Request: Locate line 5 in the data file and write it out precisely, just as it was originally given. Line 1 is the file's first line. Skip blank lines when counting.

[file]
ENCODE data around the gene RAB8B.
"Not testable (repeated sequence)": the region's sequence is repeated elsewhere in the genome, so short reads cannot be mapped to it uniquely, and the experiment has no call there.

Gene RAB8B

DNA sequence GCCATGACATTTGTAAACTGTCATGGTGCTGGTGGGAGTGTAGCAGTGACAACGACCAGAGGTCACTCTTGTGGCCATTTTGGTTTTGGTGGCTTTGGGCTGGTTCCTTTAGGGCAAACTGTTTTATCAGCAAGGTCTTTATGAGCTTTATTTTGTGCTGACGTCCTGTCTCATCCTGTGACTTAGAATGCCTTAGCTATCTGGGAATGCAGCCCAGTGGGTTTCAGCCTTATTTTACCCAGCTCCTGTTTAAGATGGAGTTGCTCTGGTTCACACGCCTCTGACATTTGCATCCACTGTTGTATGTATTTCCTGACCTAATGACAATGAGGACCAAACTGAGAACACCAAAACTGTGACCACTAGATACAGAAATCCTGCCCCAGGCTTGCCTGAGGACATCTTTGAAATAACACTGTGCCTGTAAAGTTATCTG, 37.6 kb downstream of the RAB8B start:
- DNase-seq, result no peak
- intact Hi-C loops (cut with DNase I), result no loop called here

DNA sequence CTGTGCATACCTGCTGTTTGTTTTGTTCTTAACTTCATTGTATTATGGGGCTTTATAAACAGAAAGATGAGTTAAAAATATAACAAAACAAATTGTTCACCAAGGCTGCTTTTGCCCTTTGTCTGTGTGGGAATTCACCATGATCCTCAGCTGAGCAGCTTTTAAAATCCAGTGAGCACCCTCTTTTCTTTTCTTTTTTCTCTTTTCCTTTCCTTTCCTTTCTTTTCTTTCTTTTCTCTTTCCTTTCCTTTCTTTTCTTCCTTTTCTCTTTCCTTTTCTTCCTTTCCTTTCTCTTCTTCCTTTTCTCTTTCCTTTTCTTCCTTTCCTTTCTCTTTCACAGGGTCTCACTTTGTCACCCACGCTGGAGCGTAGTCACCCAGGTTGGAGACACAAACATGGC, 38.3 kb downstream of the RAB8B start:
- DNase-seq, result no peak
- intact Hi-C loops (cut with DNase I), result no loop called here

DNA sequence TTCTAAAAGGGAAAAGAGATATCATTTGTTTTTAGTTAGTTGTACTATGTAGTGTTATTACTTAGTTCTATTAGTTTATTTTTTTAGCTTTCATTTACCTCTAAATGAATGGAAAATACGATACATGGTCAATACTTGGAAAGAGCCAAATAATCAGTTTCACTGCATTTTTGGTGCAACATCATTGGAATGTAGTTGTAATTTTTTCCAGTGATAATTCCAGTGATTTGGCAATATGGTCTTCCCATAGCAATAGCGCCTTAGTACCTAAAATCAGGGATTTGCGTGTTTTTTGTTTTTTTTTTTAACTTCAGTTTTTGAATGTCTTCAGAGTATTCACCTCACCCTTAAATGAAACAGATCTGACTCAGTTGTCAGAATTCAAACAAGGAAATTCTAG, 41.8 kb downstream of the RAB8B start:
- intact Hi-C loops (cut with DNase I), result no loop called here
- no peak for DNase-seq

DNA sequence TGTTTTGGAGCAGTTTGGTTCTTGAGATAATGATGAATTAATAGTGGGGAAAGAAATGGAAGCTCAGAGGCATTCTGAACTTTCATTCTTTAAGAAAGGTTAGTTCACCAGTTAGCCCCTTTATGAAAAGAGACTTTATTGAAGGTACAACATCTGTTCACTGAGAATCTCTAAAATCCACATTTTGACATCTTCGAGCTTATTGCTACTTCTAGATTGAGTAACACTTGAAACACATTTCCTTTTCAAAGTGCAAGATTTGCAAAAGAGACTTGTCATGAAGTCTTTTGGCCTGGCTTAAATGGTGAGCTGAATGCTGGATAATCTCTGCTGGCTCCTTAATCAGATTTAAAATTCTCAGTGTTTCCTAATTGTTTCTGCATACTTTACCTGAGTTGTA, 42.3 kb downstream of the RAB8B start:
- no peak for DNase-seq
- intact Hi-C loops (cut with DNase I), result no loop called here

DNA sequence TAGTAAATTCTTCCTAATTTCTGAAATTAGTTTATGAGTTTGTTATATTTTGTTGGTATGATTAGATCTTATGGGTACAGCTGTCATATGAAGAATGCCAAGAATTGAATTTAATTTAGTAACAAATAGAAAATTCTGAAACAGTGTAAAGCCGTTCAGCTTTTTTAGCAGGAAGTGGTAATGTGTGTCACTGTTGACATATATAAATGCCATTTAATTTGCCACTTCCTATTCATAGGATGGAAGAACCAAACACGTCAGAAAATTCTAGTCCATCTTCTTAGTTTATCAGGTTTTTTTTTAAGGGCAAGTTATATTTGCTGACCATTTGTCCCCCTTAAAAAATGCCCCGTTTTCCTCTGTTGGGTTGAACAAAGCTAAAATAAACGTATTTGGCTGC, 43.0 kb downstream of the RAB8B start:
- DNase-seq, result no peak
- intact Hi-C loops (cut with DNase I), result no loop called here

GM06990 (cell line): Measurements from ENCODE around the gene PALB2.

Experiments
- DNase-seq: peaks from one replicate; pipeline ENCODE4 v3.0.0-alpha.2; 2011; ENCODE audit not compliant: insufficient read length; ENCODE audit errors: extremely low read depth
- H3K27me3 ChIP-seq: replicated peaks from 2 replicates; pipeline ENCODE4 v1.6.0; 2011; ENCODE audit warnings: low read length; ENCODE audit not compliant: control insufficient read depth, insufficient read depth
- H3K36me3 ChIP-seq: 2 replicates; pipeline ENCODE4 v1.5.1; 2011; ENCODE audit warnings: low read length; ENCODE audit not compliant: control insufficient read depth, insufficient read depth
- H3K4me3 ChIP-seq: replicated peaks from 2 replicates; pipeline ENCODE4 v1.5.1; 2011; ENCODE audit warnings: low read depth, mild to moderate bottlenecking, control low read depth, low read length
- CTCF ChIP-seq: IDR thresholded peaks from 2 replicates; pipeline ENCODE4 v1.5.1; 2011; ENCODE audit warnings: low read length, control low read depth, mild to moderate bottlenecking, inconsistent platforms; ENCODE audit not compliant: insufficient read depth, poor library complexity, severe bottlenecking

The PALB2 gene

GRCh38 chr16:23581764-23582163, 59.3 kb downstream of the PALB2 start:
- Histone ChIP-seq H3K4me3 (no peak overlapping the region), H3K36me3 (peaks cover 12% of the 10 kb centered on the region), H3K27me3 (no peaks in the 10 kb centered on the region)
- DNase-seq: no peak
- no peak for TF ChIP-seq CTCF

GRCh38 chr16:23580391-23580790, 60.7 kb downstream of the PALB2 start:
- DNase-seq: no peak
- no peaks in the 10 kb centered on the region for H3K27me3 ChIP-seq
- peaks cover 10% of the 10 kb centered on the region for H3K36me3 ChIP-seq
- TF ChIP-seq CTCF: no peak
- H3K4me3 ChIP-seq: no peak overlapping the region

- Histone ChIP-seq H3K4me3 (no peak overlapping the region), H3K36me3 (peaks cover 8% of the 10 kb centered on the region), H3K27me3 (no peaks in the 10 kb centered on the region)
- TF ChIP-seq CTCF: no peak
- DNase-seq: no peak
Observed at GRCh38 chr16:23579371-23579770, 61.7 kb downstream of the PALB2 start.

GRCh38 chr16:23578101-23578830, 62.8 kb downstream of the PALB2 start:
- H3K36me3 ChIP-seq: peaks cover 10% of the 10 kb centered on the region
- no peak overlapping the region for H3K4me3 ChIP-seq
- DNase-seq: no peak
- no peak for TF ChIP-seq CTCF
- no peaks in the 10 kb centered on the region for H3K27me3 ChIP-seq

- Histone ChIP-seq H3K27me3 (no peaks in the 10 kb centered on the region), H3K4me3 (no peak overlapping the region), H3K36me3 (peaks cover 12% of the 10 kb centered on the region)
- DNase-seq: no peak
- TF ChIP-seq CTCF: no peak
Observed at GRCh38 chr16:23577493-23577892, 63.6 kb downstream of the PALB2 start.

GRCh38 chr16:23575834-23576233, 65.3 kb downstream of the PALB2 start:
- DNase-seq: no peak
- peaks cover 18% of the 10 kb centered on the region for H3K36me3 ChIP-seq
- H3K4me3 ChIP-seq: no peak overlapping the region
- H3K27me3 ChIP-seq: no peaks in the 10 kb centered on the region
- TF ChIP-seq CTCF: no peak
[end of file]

- DNase-seq, result no peak